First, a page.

Hispanic visual Artists strike again

Personal Images exhibited in conjunction with Red, John Logan’s play at Syracuse Stage Theater’s Sutton Gallery, in March, offered the public a variety of styles, as it seems to be characteristic of this group, which occasionally gathers to show its work collectively. Individually, these visual artists have showcased their work extensively during 2011-2012 with the exception of M. Hanford.

The exhibit reception was well attended, and was somewhat more formal than traditionally for the 3rd Thursday event in March. The contemporary atmosphere offered by the Theater that recently added a multimedia installation (sounds activated by pedestrians who step on the red cobblers), a colorful luminous sculpture, and the brand new, red, wooden, sculpted trunks at the corner of East Genesee and Irvine, was in sync with the displayed art.

Red, a drama play that presents a segment of the life of the renowned expressionist painter Mark Rothko, was supported by a documentary about his work and a lecture by the expert Japanese curator Sumi Hayashi at Syracuse University. 

Participating painter Esperanza Tielbaard’s abstract expressionist work reminds us of classical Kokoschka’s style that requires the active participation of the viewers to discover by themselves the images on the canvas. Her compositions invite one to analyze color and reformulate lines. Ms. Tielbaard’s work is a permanent metamorphosis of images that constantly evolve in each piece. Her artwork’s size allows exploring every inch, guided solely by imagination. Her use of metallic paints provides yet a less common vision of her work, making the process of discovery playful.           

Analytical cubism is evident in Angela Arrey-Wastavino’s current artwork. Her pieces recall the classical preplanned precisionist artistic movement. Whether the artist focuses on the entire composition or in the individual details to indicate contours, impeccable lines are present. In Personal Images, Dr. Arrey-Wastavino makes color particularly distinctive, attracting the eye of the visitor. Her three pieces became an unintended triptych discovered by the curators permitting the vision to flow along the pieces with the fluency of a narrator keeping interest, guided by the different focal points found in the individual pieces. These images are part of her series Revisiting Light and Geometry, a collection dedicated to architects from around the world, who have broken traditional patterns as far as to even challenge gravity.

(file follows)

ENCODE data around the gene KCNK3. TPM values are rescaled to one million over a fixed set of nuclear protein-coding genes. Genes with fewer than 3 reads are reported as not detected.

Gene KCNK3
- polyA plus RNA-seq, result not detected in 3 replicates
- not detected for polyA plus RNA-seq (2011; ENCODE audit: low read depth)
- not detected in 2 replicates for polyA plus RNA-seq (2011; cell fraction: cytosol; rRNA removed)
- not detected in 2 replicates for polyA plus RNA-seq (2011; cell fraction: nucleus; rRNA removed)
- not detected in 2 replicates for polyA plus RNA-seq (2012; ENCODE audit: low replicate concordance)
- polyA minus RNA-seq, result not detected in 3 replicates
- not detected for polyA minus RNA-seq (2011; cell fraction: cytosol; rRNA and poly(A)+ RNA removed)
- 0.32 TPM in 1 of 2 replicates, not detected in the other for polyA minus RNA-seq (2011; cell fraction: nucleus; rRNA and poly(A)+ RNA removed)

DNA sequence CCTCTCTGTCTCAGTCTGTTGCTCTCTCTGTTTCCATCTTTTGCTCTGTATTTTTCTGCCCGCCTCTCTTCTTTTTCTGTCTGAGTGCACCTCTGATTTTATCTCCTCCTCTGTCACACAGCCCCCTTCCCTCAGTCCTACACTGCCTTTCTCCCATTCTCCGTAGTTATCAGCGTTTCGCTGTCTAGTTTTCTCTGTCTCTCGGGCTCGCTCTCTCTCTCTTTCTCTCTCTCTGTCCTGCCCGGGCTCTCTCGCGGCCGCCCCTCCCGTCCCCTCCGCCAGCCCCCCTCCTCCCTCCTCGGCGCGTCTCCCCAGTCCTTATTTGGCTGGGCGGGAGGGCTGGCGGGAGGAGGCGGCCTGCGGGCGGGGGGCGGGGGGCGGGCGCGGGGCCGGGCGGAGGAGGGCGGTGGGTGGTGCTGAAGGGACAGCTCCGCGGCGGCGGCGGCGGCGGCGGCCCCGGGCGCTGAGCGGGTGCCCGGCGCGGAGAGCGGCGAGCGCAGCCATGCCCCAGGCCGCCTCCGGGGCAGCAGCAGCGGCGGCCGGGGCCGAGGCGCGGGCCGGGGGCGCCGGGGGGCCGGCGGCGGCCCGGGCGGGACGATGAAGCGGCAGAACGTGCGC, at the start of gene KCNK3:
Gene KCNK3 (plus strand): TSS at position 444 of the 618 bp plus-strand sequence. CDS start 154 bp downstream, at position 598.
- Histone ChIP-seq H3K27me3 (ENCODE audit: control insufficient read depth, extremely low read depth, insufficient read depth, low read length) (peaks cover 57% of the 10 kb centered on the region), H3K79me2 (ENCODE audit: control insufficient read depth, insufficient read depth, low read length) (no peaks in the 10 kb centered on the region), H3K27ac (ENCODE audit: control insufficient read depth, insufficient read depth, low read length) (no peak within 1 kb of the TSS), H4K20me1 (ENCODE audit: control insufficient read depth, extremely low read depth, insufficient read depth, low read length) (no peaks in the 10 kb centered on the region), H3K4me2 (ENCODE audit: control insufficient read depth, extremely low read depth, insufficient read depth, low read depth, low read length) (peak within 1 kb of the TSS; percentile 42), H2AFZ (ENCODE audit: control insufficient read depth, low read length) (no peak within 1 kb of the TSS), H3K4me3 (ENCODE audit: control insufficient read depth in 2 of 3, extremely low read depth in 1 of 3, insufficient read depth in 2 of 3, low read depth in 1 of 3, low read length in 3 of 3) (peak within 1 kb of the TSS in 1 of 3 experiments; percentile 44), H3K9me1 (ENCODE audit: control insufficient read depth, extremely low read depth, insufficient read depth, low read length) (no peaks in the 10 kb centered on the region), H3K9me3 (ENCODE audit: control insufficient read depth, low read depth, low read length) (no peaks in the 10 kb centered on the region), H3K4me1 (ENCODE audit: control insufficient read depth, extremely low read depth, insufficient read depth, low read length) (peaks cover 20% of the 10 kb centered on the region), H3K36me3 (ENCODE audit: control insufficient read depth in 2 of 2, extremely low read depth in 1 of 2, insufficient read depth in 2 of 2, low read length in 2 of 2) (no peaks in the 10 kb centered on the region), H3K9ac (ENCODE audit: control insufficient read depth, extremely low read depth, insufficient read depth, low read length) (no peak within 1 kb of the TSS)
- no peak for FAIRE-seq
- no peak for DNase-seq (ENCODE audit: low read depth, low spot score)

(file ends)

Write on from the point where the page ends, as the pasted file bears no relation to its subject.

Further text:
Juan A. Cruz’s distinctive personal style involves a good degree of mystery. His pieces reflect the artist’s constant preoccupation of being part of an integral society. Though initially Cruz puzzles the viewer with his compositions; he, as well as Ms. Tielbaard’s, demands from the public time and patience to encounter the messages embedded in his images. The complexity of his lines and the colors he selects are well balanced to exercise imagination. Ultimately, it is in the hands of the viewer to interpret his work, which for him offers the elusive freedom he pursues. 

Oscar Garcés’ art in contrast to Puentes’ offers hope to his characters, who are evidently inspired by biblical figures charged with religious symbolisms. His illustrations send ambivalent mystic messages. Should man fear his own nature or the nature of God? The degree of luminosity applied by Garcés to his works serves as a technique to exaggerate his characters’ features in his illustrations, provoking a strong effect in the audience. It is relevant to mention the remarkable similarity between Garcés’ latest work’s palette and Puentes’.

Abisay Puentes in his work views humanity through a pessimistic lens where man represents a series of negative aspects. His Imposibilitados, figurative work, escape light to situate themselves in darkness. Though Puentes’ images display strong anatomies, the muscles do not have the strength to move themselves to a more optimistic path. By assigning negative connotations to his images, such as bad nature, the painter traps them in that permanent state. The contrast between light and darkness envelops his compositions in fatal atmospheres. His palette is consistent in all of his pieces.

Marcela Hanford’s two pieces offer an exploratory effort. Her artist statement did not offer concrete insights nor defined specific technique.

There is yet much more to say about these painters. I conclude that the exhibit was well coordinated, by Carol Charles, who also included a whole body of art surrounding the theatrical production. The inclusion of the CreativeArtsAcademy’s work, from the CommunityFolkArtCenter, provided young artists the opportunity to showcase their pieces side-by-side with Personal Images. This was undoubtedly a multidisciplinary strategy that benefited visual and performing artists equally in the community. Kudos to Ms. Charles!

These events were generously sponsored by Doris Duke Charitable Foundation and Andrew W. Mellon Foundation.

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